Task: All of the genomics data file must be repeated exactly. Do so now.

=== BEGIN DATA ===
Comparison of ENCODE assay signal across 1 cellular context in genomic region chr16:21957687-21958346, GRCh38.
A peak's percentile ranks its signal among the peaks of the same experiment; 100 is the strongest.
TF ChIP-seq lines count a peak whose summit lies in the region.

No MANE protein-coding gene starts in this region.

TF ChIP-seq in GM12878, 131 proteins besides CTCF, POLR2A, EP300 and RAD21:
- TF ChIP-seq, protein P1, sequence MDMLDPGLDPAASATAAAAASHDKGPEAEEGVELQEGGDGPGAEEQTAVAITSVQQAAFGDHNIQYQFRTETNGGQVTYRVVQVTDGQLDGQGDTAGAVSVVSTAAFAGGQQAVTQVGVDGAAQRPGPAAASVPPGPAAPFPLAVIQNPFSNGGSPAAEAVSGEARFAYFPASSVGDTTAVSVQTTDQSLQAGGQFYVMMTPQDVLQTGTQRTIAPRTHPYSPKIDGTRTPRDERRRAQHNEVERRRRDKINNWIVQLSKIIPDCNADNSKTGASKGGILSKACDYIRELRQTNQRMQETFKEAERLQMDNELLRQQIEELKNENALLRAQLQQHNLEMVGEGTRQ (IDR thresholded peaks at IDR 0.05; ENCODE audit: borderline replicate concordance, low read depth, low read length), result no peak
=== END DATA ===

Comparison of ENCODE assay signal across 1 cellular context in genomic region chr16:21957687-21958346, GRCh38.
A peak's percentile ranks its signal among the peaks of the same experiment; 100 is the strongest.
TF ChIP-seq lines count a peak whose summit lies in the region.

No MANE protein-coding gene starts in this region.

TF ChIP-seq in GM12878, 131 proteins besides CTCF, POLR2A, EP300 and RAD21:
- TF ChIP-seq, protein P1, sequence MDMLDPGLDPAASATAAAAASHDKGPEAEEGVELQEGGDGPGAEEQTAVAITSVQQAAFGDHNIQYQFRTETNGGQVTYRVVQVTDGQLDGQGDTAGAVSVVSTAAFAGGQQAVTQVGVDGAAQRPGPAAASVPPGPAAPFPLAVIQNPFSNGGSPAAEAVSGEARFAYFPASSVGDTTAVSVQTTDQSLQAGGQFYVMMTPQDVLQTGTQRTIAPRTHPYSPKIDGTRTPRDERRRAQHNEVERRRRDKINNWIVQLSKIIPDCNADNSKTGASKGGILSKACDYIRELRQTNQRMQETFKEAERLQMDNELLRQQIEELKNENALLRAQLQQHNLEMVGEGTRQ (IDR thresholded peaks at IDR 0.05; ENCODE audit: borderline replicate concordance, low read depth, low read length), result no peak